Explore the effect of reflecting in two intersecting mirror lines.
If you can copy a network without lifting your pen off the paper and without drawing any line twice, then it is traversable.
Decide which of these diagrams are traversable.
Imagine we have four bags containing numbers from a sequence. What numbers can we make now?
One block is needed to make an up-and-down staircase, with one step up and one step down. How many blocks would be needed to build an up-and-down staircase with 5 steps up and 5 steps down?
Great Granddad is very proud of his telegram from the Queen
congratulating him on his hundredth birthday and he has friends who
are even older than he is... When was he born?
Square numbers can be represented as the sum of consecutive odd
numbers. What is the sum of 1 + 3 + ..... + 149 + 151 + 153?
What are the areas of these triangles? What do you notice? Can you generalise to other "families" of triangles?
Imagine a large cube made from small red cubes being dropped into a pot of yellow paint. How many of the small cubes will have yellow paint on their faces?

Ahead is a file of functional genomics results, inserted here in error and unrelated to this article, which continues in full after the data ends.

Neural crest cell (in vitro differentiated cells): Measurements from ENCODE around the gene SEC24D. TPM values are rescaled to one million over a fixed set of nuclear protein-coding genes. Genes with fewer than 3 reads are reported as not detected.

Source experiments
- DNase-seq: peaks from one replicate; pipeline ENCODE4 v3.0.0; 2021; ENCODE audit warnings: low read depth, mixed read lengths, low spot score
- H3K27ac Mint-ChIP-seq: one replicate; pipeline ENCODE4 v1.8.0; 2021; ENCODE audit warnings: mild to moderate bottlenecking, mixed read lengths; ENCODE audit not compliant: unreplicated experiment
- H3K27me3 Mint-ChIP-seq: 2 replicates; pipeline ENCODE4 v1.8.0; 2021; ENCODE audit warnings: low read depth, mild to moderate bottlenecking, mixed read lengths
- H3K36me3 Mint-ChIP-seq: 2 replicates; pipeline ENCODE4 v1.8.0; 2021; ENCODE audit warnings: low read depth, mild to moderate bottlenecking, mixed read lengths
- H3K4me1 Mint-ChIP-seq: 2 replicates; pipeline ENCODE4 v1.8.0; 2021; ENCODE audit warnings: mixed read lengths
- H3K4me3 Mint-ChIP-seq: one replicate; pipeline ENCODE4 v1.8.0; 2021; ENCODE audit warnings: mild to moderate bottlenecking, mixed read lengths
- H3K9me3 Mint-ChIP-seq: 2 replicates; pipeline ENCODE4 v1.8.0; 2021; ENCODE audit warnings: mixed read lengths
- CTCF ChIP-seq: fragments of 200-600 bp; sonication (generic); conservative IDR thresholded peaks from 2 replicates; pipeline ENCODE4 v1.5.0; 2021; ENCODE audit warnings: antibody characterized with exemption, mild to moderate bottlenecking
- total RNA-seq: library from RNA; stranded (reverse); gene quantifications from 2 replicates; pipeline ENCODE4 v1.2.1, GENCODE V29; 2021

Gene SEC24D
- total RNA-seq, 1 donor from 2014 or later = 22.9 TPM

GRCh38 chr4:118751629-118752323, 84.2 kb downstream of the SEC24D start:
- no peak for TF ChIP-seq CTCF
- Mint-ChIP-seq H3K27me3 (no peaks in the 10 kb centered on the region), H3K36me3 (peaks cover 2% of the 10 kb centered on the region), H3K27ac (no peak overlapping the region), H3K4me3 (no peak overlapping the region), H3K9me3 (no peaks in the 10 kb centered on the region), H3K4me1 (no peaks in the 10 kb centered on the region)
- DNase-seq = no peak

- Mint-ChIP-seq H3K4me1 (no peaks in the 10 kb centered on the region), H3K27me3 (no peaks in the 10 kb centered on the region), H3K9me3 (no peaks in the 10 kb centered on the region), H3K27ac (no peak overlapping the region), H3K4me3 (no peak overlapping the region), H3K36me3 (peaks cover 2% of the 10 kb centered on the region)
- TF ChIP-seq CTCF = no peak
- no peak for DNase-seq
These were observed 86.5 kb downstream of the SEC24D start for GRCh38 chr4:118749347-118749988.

It would be nice to have a strategy for disentangling any tangled
Draw a square. A second square of the same size slides around the
first always maintaining contact and keeping the same orientation.
How far does the dot travel?
Can you describe this route to infinity? Where will the arrows take you next?
Find a route from the outside to the inside of this square, stepping on as many tiles as possible.
Imagine we have four bags containing a large number of 1s, 4s, 7s and 10s. What numbers can we make?
How many pairs of numbers can you find that add up to a multiple of 11? Do you notice anything interesting about your results?
Only one side of a two-slice toaster is working. What is the
quickest way to toast both sides of three slices of bread?
Imagine you have a large supply of 3kg and 8kg weights. How many of each weight would you need for the average (mean) of the weights to be 6kg? What other averages could you have?
Can all unit fractions be written as the sum of two unit fractions?
The Egyptians expressed all fractions as the sum of different unit
fractions. Here is a chance to explore how they could have written